More Do Less in 2011 Earth Hour: The growth of slacktivism

Commentary, Environment, Marco Navarro-Genie


The results are in!  Earth Hour 2011 organizers boast of the grassroots participation of greater numbers of people and municipalities across Canada.  While similar events such as Earth Day (coming up on April 22) make similar claims, Earth Hour’s measurable results are easier to contrast with stated goals. Ironically, the increased number of pledges to participate in Earth Hour this year yielded disappointingly low results. 
With more declared participants than before, B.C.’s and Ontario’s electricity consumption dropped at the appointed time, but the drop was smaller than in the previous year. In Manitoba, most people had not even heard of Earth Hour. In Alberta, the change was negligible with Edmonton’s power consumption actually increasing. Overall, in Canada, Earth Hour seems to have stalled in its goal of energy reduction. 
How do we explain that more people achieved less?
In recent politics to say and not do, a pretend form of participation, is called slacktivism.  It consists in striking a public pose of action that elicits a feeling of personal satisfaction in the poseur but brings about no practical political results.  The gesture of engagement is made in a public forum with minimal effort, seeking only a form of recognition. It is also known as clicktivism, a term drawing attention to its electronic dimension. It often involves joining a Facebook group, retweeting, or forwarding an email, taking only a click or two of a mouse before claiming political engagement. 
The whole is not illegitimate. Politics is played in a theatre of illusions. While as an activity politics requires action, appearance often suffices the theatrical part and the act of appearing to do many things well is a form of political success. Put differently, political efficiency can be measured by what one appears to be doing and not necessarily by what one actually does.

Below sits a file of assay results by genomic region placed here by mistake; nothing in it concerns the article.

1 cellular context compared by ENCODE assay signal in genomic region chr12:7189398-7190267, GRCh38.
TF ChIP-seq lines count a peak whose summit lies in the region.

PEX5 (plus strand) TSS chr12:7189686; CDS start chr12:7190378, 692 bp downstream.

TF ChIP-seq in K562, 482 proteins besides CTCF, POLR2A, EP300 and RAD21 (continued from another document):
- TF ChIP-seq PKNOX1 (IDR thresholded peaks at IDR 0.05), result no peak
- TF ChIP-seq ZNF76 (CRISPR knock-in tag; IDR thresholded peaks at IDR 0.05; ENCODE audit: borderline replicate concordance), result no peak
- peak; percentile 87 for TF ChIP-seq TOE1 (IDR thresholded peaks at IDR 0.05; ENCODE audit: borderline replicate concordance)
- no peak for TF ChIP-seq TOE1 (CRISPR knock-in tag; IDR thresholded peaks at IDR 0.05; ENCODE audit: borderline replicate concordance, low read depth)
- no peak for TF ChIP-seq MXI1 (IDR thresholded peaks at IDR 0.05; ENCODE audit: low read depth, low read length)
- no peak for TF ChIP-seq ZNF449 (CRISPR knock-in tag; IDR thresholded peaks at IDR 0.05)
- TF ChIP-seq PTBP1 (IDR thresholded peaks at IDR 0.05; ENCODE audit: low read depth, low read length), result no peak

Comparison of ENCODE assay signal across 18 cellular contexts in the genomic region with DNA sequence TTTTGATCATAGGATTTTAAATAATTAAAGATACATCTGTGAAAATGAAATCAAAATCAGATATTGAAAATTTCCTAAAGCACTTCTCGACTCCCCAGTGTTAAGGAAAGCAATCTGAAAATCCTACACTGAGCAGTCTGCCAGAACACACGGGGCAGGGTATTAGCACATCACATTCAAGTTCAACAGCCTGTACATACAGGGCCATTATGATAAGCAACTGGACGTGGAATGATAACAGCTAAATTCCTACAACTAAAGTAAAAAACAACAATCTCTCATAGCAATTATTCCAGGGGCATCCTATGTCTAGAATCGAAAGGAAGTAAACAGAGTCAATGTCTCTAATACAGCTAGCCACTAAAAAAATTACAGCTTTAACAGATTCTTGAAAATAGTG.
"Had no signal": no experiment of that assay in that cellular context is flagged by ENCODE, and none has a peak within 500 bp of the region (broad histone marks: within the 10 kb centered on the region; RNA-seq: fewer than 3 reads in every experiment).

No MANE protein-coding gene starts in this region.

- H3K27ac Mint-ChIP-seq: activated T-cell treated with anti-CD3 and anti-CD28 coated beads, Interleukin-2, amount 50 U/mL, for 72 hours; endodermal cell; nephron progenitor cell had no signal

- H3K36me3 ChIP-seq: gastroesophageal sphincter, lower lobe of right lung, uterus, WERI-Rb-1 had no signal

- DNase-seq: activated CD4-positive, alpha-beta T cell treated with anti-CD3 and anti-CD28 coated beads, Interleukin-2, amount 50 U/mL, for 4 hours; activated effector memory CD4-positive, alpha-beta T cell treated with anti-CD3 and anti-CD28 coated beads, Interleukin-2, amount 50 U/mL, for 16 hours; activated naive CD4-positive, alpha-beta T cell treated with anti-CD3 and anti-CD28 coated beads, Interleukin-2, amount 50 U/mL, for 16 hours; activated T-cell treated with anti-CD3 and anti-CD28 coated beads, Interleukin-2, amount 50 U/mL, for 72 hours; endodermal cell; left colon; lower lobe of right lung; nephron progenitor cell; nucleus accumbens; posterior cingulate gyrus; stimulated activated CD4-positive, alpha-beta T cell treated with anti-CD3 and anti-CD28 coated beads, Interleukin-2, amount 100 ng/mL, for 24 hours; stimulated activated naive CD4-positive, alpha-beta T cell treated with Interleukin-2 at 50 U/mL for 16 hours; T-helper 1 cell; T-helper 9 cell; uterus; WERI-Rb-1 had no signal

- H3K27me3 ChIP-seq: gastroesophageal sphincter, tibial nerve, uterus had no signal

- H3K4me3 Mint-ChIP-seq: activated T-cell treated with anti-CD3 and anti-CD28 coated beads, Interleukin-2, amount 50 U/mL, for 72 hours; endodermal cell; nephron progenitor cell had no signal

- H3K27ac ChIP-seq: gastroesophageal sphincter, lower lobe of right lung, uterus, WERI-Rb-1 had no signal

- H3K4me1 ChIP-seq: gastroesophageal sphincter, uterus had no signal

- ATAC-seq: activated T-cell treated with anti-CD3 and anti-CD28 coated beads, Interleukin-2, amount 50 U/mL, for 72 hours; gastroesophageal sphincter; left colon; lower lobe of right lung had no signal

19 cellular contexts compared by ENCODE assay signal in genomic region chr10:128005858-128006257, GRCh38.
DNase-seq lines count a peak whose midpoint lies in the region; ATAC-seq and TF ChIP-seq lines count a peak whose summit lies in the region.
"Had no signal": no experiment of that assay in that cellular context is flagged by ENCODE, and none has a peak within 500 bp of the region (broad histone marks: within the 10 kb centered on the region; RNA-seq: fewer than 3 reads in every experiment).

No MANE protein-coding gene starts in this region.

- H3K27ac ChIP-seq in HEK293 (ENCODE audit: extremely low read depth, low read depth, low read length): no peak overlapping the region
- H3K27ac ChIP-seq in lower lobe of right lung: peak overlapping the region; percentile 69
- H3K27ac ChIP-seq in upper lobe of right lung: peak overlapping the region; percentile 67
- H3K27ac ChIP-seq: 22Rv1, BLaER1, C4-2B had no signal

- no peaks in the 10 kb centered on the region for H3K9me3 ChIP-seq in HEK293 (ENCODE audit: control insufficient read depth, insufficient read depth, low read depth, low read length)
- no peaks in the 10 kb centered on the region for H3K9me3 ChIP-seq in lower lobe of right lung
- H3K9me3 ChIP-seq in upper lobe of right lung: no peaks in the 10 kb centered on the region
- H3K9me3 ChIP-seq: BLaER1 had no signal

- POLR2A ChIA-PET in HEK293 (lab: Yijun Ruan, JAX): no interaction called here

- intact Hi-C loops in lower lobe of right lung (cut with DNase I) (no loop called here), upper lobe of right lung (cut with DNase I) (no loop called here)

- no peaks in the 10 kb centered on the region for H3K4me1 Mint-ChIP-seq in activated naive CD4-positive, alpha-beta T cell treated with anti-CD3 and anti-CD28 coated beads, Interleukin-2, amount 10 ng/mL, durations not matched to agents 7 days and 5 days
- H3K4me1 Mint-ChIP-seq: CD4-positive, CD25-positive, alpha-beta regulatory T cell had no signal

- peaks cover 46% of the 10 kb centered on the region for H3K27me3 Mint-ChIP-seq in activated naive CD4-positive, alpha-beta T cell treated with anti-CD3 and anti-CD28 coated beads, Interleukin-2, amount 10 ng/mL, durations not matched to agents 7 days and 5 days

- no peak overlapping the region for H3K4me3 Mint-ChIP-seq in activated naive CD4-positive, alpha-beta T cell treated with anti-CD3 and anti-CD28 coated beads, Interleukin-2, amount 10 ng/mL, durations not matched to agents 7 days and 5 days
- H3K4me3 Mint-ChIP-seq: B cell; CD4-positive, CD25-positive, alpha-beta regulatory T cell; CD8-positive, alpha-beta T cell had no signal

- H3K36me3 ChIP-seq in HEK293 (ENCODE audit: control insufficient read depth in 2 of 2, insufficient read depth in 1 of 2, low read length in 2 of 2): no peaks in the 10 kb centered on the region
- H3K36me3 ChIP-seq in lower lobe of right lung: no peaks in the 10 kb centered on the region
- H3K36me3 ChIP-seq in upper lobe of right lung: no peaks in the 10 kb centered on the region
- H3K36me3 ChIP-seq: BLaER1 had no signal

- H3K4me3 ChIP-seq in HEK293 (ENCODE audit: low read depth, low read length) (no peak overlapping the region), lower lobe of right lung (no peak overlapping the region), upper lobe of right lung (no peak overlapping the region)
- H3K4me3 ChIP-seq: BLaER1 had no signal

Technology, it would seem, has brought us to a new age of political efficiency. Doing the least has never been easier: it may consist in simply saying that one is going to do something, but in fact, one only does a fraction, if anything. This is why the casual observer of politics pays attention to the actions of politicians and not simply to what they say. Most of us, other than the 2009 Nobel Peace Committee in Oslo, know that there is a difference between saying and doing.
By the measure of appearances, Earth Hour was very successful.  Earth Hour displays an absence of activity. One clicks a switch or switches from on to off; one sits and waits. It is akin to an eco-Sabbath, as the World Wildlife Fund’s CEO, Gerald Butts, properly understands it. It is “like an environmental New Year, providing a chance to reflect on how our planet is faring and what we can do to help.  That moment of reflection is the heart of Earth Hour,” Butts says.
The leap from darkness to reflection is a big one.  The counter-intuitive nature of finding truth in darkness was lost on UN Secretary-General Ban Ki-moon, who called for people to “use 60 minutes of darkness to help the world see the light.” That turning off lights encourages reflection has not been established.  It may, for instance, encourage mindless fun.  Last year, the Ontario Premier, Dalton McGuinty, spent Earth Hour having fun, playing cards by candlelight. Although some card games encourage thinking and some are mindless, thinking by itself is not reflection. It would seem that even Premier McGuinty missed the core pondering aspect of the eco-Sabbath.
In fairness, a part of our culture links turning off the lights to facing truth (What do you think about when you lie in darkness?), but it is not expected to lead to any specific truth, let alone the same truth for everyone.  The expectation that being in the dark for an hour will lead people to some eco-epiphany is a bit far-fetched.  It is just as likely that five minutes into it, people will come to the realization that sitting in the dark for an hour to resist global warming is just plain idiotic. 
The faddish mass appeal of Earth Hour appears to be producing precisely such a realization.  
While organizers for Earth Hour are busy drawing attention to increased number of participants, they are mostly silent about the comparative results in energy reduction.  They are aware that more and more people merely appear to be doing more.
In Canada at least, the non-activity seems to have attracted more slacktivists.  This popular eco-Sabbath has brought us to a new height of political efficiency.